The Russian – German Nord Stream 2 Pipeline will transport natural gas into the European Union to enhance security of supply, support climate goals and strengthen the internal energy market.
The EU’s domestic gas production is in rapid decline. To meet demand, the EU needs reliable, affordable and sustainable new gas supplies. The Nord Stream 2 Pipeline will provide this by transporting gas from the world’s largest reserves in Russia to the EU internal market.
Nord Stream 2 Provides Needed Additional Capacity for Long-term Supply > A route to supply additional gas imports to the EU through the Baltic Sea to compensate for decreasing domestic gas production and fill a part of the growing demand for imported gas. > Nord Stream 2 will be a competitive additional option with direct access to some of the world’s largest natural gas reserves, making the EU’s gas supply more robust and contributing to its security of energy supply Based on the EU Reference Scenario 2016, Europe’s gas demand is projected to remain mostly stable over the coming 20 years.
At the same time, production will decline by about half, with a projected output decrease of about 25 bcm in Norway, ~25 bcm in the UK and ~40 bcm in the Netherlands. Furthermore, gas exports from Northern Africa will be increasingly constrained by own consumption while new gas from the Caspian region will deliver only small amounts to the EU. This leaves approximately 120 bcm of European gas supply to be compensated– by either LNG or Russian gas.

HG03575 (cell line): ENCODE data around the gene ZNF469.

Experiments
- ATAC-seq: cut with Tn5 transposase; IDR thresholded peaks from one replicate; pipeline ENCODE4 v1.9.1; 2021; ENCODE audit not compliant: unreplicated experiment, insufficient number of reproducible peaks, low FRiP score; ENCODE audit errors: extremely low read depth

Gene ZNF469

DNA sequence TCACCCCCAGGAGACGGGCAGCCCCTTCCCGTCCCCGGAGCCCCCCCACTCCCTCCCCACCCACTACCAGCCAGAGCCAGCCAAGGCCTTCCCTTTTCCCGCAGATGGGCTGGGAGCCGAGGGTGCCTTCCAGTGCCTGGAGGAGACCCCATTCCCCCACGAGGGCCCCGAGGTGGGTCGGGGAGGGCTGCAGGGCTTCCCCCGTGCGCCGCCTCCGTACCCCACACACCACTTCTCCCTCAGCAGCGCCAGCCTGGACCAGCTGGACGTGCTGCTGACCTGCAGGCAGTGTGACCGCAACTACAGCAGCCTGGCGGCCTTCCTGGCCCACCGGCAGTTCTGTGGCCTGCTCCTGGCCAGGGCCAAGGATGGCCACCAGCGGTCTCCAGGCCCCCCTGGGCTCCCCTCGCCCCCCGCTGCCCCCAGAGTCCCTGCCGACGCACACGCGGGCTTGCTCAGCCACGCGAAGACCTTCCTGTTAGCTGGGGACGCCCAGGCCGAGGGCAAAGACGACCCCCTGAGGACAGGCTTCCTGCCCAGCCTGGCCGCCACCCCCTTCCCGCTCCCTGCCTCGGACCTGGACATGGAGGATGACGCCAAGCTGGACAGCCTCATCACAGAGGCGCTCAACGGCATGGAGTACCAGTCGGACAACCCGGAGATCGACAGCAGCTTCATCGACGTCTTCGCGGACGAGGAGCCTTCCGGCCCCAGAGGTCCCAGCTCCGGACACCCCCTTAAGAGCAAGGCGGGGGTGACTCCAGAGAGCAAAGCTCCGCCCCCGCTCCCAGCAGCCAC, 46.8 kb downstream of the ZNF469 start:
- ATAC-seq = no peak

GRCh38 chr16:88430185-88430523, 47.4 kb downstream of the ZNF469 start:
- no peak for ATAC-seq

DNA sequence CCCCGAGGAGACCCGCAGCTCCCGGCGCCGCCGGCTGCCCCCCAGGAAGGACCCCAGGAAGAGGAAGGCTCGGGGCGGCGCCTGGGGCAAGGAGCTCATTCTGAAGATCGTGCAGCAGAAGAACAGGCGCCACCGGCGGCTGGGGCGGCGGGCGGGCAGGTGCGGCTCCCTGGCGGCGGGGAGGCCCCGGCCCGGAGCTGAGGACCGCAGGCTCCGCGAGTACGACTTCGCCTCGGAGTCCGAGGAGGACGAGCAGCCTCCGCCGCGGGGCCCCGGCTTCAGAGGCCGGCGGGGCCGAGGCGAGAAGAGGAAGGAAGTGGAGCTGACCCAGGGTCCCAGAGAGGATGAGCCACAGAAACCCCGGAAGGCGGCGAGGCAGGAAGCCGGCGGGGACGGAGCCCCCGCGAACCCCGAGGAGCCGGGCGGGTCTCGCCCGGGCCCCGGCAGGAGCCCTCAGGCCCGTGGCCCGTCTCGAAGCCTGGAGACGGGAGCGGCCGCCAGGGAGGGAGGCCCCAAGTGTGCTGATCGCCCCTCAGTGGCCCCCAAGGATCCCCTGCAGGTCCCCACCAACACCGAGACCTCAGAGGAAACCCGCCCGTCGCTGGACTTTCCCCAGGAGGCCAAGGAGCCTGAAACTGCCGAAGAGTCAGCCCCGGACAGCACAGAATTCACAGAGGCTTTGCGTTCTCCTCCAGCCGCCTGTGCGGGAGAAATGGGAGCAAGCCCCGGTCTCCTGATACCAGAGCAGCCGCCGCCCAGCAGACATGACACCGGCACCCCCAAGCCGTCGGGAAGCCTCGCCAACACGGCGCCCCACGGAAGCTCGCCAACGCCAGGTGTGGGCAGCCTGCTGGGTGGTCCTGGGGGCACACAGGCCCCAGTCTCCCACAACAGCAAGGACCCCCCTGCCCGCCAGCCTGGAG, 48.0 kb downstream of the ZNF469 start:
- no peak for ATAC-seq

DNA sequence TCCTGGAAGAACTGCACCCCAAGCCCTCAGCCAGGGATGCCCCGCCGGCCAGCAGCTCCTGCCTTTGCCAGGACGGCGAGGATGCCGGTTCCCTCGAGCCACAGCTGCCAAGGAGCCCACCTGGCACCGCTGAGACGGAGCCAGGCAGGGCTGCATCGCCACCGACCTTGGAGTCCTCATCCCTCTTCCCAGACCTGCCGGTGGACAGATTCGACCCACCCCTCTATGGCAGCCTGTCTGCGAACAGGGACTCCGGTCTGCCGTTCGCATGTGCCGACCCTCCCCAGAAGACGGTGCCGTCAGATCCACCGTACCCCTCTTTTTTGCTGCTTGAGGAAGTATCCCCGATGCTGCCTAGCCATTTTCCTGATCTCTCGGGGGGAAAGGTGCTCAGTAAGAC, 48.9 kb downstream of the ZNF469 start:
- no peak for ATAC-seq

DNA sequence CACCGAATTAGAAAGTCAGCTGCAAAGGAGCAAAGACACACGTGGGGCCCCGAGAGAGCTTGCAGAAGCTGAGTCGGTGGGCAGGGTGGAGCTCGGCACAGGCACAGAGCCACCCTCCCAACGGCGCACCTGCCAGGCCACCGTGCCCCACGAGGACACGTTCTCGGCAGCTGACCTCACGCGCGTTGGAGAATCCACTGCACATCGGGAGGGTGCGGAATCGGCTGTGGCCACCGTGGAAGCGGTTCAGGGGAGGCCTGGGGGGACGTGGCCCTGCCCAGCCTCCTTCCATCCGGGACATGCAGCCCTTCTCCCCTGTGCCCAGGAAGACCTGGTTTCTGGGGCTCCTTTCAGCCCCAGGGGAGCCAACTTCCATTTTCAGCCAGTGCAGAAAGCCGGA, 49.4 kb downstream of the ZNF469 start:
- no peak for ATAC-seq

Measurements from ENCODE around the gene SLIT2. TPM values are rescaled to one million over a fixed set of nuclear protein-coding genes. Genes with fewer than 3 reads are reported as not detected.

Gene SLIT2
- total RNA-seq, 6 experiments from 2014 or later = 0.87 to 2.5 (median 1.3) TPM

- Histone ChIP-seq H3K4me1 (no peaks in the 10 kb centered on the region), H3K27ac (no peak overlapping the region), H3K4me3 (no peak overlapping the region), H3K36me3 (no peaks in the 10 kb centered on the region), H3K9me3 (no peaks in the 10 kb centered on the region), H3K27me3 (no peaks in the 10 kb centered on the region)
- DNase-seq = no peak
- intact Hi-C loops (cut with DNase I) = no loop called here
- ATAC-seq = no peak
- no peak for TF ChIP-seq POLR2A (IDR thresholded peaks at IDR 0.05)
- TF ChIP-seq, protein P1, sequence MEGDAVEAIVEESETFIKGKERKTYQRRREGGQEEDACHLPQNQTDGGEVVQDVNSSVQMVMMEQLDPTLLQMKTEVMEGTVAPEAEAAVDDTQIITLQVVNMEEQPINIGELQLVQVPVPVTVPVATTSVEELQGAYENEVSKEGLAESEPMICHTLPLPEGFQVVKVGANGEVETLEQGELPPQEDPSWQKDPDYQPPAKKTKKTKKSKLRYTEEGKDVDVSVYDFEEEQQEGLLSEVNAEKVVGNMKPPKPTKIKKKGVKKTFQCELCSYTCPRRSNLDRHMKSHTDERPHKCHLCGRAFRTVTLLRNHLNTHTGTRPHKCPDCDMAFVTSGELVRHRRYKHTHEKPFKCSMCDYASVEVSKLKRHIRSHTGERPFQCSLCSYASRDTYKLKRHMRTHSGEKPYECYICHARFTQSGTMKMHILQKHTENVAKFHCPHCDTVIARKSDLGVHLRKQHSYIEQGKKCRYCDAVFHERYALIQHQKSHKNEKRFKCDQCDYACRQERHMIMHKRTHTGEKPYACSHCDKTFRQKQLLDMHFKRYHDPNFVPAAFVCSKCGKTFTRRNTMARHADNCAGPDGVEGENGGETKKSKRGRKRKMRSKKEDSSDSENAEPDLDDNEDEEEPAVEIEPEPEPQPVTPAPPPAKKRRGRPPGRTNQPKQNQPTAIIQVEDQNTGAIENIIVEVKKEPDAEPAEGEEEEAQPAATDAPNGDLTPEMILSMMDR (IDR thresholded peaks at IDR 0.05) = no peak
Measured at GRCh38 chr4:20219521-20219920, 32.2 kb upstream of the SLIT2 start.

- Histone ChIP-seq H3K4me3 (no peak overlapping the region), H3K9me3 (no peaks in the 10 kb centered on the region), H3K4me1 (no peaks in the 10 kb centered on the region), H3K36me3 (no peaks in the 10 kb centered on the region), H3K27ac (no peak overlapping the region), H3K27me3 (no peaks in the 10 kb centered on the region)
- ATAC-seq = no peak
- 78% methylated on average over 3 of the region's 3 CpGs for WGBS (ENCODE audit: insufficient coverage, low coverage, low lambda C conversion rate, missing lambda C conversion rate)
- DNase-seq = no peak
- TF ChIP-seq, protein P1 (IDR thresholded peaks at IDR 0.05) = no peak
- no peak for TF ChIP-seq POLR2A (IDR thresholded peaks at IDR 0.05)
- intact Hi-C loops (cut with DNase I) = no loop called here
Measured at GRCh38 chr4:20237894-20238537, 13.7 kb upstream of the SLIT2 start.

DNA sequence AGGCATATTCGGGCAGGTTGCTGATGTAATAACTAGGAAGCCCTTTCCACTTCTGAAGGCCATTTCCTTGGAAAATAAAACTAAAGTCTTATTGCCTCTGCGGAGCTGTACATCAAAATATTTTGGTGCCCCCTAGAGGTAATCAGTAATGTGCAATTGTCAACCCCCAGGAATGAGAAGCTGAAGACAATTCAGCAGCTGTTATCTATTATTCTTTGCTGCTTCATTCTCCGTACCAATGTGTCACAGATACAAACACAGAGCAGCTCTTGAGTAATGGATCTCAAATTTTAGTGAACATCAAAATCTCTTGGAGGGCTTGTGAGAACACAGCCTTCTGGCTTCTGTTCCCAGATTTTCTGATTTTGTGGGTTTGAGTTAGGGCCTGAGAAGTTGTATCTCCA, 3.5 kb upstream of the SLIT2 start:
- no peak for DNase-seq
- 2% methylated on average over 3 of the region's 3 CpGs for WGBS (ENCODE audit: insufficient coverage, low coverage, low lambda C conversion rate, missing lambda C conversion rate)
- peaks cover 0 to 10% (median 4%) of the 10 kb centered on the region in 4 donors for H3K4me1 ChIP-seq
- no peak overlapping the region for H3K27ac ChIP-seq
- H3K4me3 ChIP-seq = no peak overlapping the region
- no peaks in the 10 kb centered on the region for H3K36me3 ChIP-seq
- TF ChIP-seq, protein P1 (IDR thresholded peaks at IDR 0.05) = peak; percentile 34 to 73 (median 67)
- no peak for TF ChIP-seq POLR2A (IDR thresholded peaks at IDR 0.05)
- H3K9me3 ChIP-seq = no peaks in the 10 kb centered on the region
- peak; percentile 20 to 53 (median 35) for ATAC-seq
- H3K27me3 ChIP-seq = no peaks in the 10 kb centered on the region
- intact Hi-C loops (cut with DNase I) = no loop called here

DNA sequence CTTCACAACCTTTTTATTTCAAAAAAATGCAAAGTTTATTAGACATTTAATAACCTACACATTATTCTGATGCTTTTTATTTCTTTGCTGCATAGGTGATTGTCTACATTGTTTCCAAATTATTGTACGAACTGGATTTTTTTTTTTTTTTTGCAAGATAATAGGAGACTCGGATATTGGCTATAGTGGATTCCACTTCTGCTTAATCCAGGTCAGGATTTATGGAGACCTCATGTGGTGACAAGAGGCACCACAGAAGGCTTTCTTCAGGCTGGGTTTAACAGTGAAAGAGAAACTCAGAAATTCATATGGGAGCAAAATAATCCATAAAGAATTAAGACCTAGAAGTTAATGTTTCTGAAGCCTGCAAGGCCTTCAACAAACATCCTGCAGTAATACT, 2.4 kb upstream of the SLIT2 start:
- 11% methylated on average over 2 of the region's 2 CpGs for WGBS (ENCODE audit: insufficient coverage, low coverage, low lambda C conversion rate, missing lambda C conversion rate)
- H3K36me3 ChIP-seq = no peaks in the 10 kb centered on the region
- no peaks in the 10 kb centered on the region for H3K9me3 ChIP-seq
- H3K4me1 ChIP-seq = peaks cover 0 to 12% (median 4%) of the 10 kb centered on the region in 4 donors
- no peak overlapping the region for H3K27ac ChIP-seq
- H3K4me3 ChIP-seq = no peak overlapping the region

The share between them will be set by the market. These additional gas imports will require new infrastructure to be built, which will also enable the European gas market to better compensate supply- and demand-side uncertainties that may materialize at any time. Nord Stream 2 will be part of the solution to close the import gap and increase the security of supply in case any other import capacity or gas supply becomes unavailable or is faced by exacerbated cost and risk.
On the supply side, the Dutch regulator has capped production from the Groningen field significantly and halted production in parts. Supply from this field could be further curtailed in the future. The LNG market, on the other hand, is typically subject to cycle shifts: while there is a global market, it is clearly focused on Asia, where very little pipeline capacity exists. Once Asian demand picks up, it will outpace the build-up of new liquefaction trains and absorb any LNG in the market. Against the backdrop of rising
dw.com – German government had stressed time and again that Nord Stream 2 was primarily a business project. Weber had made his statement in Brussels as the European People’s Party’s candidate for the office of president of the European Commission, Demmer said, which was why she would “not comment on it here and now during the German government press conference.
Why America doesn’t like this deal?
The U.S Government is opposing it because it believes it will give Russia more sway in Europe and Make American LNG Less viable in Europe.